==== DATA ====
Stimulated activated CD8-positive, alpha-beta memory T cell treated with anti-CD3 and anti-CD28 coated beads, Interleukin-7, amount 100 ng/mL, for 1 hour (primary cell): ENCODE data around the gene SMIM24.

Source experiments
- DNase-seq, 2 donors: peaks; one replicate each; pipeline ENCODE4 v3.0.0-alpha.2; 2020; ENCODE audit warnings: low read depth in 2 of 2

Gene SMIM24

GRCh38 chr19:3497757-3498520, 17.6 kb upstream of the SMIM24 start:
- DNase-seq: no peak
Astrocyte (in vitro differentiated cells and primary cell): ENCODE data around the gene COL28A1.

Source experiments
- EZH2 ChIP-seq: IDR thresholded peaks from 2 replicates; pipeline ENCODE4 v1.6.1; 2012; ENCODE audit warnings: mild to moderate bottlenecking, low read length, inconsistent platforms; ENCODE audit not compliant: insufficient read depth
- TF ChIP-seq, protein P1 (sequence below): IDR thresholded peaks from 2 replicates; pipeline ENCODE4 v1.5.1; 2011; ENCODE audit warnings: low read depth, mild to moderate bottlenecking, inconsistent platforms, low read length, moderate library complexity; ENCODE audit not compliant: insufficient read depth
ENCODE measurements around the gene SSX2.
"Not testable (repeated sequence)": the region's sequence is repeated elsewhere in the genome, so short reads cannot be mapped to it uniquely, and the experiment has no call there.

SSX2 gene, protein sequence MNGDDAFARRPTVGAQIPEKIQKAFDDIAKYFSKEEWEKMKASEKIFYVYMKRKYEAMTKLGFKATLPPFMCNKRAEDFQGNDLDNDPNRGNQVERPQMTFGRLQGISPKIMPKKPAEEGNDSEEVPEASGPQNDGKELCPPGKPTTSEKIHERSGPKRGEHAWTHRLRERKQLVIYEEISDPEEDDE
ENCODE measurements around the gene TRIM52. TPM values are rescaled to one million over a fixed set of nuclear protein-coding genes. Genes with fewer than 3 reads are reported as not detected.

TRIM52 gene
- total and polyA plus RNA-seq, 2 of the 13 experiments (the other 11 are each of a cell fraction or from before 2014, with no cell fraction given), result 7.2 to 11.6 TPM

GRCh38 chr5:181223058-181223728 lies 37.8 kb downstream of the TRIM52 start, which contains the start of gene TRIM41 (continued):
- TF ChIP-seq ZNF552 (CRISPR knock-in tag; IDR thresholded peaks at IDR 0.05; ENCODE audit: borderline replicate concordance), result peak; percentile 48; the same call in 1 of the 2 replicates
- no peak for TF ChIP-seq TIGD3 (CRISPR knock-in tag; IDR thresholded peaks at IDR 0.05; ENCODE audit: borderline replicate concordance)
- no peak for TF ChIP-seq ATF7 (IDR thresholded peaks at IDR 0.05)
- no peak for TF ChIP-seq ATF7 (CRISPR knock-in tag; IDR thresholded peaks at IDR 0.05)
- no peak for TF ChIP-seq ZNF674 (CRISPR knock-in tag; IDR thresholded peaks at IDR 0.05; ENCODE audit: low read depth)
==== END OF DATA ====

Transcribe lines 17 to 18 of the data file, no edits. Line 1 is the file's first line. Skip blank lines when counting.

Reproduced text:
GRCh38 chr5:181223058-181223728 lies 37.8 kb downstream of the TRIM52 start, which contains the start of gene TRIM41 (continued):
- TF ChIP-seq ZNF552 (CRISPR knock-in tag; IDR thresholded peaks at IDR 0.05; ENCODE audit: borderline replicate concordance), result peak; percentile 48; the same call in 1 of the 2 replicates